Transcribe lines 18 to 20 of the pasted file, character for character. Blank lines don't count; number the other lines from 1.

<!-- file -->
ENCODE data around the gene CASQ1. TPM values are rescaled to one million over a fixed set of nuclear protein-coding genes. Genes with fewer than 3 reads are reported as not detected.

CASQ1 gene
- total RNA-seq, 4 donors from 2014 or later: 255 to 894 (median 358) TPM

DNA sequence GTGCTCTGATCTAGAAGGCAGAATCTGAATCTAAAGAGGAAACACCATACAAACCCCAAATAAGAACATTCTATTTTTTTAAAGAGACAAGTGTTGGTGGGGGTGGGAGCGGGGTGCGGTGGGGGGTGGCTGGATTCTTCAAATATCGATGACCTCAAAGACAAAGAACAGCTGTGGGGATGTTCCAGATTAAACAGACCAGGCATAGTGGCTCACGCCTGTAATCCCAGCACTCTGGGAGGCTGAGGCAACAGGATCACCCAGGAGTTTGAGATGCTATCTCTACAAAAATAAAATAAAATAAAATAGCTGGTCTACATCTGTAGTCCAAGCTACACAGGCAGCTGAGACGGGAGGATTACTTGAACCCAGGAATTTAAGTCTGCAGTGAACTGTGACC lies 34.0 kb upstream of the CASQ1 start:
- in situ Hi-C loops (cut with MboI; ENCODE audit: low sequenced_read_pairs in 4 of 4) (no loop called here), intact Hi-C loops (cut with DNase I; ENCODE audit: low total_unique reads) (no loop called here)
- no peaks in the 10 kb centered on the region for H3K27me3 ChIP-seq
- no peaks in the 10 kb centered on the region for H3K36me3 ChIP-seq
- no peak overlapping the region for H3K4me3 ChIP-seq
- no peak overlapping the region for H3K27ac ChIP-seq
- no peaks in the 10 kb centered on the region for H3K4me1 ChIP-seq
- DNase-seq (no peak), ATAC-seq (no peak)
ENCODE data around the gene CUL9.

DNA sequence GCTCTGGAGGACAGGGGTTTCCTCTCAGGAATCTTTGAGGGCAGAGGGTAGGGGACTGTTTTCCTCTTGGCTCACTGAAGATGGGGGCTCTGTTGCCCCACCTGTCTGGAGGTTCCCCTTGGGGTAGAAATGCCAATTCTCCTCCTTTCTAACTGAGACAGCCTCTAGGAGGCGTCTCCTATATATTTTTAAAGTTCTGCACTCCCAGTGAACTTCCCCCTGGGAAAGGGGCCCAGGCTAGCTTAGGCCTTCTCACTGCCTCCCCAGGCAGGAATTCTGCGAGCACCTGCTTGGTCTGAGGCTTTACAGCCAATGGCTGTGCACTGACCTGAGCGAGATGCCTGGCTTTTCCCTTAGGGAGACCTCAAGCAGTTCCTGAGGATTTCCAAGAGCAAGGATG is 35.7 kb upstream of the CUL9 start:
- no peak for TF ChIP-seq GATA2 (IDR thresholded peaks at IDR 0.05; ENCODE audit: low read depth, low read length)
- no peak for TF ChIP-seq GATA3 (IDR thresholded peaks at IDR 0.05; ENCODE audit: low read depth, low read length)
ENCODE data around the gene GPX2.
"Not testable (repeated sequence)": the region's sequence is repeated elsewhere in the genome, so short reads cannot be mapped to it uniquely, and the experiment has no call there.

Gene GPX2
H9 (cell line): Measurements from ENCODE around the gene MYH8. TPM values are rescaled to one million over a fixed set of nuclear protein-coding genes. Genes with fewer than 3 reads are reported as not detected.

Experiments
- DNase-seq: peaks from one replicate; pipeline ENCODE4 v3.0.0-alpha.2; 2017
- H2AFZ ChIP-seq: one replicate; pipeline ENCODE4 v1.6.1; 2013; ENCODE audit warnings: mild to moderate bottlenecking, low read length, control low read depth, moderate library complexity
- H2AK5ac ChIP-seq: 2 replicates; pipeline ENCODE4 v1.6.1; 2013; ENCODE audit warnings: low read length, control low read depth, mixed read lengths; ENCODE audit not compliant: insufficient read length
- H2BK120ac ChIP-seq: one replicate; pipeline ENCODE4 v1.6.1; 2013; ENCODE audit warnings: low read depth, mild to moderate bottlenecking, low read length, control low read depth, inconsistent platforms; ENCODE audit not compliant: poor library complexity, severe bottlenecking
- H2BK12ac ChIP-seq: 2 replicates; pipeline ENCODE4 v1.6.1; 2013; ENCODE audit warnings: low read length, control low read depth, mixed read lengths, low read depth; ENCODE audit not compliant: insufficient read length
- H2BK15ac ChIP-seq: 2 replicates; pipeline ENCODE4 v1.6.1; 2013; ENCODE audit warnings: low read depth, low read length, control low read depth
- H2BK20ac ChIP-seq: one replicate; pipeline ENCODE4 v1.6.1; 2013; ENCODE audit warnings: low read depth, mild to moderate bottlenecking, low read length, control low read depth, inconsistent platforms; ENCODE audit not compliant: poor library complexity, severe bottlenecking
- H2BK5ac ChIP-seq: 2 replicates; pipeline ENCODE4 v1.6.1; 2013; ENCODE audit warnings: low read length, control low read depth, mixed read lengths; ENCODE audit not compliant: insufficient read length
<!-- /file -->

Gene GPX2
H9 (cell line): Measurements from ENCODE around the gene MYH8. TPM values are rescaled to one million over a fixed set of nuclear protein-coding genes. Genes with fewer than 3 reads are reported as not detected.

Experiments